California v. Wilson

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Justia Opinion Summary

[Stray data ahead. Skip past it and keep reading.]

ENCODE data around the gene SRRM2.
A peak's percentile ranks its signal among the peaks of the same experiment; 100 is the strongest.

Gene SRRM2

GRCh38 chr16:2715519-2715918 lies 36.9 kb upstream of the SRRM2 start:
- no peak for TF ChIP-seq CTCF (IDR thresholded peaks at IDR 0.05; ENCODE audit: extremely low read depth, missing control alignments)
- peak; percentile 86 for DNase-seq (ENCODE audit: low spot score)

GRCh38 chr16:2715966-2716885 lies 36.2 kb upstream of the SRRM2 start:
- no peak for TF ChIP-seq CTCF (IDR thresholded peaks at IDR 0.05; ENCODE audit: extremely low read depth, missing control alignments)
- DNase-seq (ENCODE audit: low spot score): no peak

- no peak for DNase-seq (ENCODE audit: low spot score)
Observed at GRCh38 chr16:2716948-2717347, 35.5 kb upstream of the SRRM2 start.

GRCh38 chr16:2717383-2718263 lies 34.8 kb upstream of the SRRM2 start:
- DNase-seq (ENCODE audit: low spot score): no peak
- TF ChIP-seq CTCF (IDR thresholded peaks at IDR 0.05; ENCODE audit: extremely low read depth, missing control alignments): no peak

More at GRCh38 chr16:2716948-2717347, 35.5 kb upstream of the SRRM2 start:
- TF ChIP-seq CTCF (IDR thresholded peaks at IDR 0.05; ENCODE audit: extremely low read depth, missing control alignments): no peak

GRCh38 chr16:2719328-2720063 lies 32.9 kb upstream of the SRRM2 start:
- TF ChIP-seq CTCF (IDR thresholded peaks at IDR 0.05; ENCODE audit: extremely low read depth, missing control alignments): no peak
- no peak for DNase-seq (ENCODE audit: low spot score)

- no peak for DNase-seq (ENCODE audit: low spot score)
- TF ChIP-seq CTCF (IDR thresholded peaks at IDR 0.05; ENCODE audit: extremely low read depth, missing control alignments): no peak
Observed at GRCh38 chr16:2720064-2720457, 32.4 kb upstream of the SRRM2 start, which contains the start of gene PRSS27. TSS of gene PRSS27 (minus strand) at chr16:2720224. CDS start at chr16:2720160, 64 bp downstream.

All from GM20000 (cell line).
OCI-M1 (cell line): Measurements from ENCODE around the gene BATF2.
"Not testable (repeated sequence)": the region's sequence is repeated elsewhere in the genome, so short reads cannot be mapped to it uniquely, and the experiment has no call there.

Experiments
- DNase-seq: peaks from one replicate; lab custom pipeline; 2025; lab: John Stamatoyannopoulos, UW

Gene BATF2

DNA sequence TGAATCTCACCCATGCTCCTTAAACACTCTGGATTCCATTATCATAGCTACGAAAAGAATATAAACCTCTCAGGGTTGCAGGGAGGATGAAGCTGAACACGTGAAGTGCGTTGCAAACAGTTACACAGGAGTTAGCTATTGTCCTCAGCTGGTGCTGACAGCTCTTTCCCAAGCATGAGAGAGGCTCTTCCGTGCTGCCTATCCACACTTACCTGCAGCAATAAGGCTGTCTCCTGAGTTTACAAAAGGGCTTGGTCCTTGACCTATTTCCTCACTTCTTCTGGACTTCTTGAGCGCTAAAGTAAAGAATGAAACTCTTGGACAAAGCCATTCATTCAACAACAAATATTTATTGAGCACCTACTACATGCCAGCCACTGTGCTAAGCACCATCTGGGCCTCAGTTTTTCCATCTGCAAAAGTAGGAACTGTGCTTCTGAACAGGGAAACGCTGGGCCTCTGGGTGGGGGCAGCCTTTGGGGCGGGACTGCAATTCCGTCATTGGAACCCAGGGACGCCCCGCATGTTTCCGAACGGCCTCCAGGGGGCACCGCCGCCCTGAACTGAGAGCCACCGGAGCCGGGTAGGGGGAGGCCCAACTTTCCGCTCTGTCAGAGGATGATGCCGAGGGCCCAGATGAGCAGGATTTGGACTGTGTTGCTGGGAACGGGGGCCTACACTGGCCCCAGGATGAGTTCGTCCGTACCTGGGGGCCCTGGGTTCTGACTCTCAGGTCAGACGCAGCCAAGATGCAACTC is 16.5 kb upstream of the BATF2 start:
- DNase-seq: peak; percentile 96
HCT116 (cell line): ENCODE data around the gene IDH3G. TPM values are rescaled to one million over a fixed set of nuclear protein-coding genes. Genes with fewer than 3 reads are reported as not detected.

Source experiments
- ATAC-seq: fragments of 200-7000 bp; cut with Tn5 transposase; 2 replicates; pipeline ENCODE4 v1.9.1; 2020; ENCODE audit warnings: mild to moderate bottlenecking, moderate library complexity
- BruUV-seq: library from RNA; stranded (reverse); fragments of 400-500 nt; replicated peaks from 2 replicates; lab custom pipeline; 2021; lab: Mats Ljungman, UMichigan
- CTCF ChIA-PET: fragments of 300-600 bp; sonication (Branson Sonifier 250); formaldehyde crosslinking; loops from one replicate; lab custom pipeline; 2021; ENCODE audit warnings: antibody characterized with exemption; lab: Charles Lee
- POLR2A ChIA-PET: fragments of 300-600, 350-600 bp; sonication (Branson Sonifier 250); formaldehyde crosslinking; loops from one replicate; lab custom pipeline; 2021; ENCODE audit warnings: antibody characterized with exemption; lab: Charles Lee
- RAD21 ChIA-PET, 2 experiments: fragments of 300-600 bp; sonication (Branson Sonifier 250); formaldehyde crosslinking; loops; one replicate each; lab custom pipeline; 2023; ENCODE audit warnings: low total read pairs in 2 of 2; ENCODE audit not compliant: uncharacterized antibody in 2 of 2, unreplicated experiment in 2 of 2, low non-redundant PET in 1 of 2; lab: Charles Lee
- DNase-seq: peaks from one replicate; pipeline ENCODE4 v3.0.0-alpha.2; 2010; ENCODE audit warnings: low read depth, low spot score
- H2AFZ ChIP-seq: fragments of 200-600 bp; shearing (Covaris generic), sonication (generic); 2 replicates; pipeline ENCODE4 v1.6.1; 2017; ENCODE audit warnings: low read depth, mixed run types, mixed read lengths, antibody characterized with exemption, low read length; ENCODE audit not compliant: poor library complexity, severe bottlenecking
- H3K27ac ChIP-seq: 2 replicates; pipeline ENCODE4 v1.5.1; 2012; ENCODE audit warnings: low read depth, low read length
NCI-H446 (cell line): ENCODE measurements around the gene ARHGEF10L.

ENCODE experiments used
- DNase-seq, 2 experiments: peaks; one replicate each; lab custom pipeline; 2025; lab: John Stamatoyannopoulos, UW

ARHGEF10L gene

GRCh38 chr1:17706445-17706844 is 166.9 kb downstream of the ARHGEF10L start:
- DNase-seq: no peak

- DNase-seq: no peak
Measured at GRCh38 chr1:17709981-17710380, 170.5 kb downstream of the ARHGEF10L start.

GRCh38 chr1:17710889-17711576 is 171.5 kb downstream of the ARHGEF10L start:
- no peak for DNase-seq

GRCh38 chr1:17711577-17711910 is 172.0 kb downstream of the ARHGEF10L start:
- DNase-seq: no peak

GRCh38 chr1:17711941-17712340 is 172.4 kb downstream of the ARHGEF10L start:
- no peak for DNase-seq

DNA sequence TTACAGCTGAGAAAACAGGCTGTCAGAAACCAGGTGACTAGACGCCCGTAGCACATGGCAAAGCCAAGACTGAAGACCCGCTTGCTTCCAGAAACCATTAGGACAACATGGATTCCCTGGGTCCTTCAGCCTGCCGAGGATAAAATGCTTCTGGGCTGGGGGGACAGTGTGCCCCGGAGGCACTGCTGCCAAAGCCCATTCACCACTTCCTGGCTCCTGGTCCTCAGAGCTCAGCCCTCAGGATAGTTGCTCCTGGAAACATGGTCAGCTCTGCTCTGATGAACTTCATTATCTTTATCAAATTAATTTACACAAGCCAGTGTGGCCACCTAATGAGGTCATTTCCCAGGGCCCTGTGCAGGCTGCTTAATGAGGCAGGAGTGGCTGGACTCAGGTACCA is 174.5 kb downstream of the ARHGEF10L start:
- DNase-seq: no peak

Luke Wilson was convicted by jury on one count of oral copulation of a child 10 years or younger and and three counts of committing a lewd act upon a child. The court sentenced Wilson to an indeterminate prison term of 45 years to life. Wilson appealed, contending: (1) the trial court erred in denying his motion to suppress; (2) the evidence was insufficient to support his convictions under Penal Code section 288(a); (3) he was denied his due process right to notice of the nature of the charges against him; (4) the prosecution knowingly introduced false evidence at trial; (5) the prosecution failed to produce exculpatory evidence before trial in violation of Brady v. Maryland, 373 U.S. 83 (1963); (6) the trial court’s jury instructions and answers to jury questions were incomplete, misstated the law, and were unduly prejudicial; (7) prosecutorial misconduct and the court’s failure to address the misconduct denied him his right to a fair trial; (8) the mandatory sentence was cruel and/or unusual as applied to Wilson; and (9) cumulative error. Finding no merit to any of these contentions, the Court of Appeal affirmed.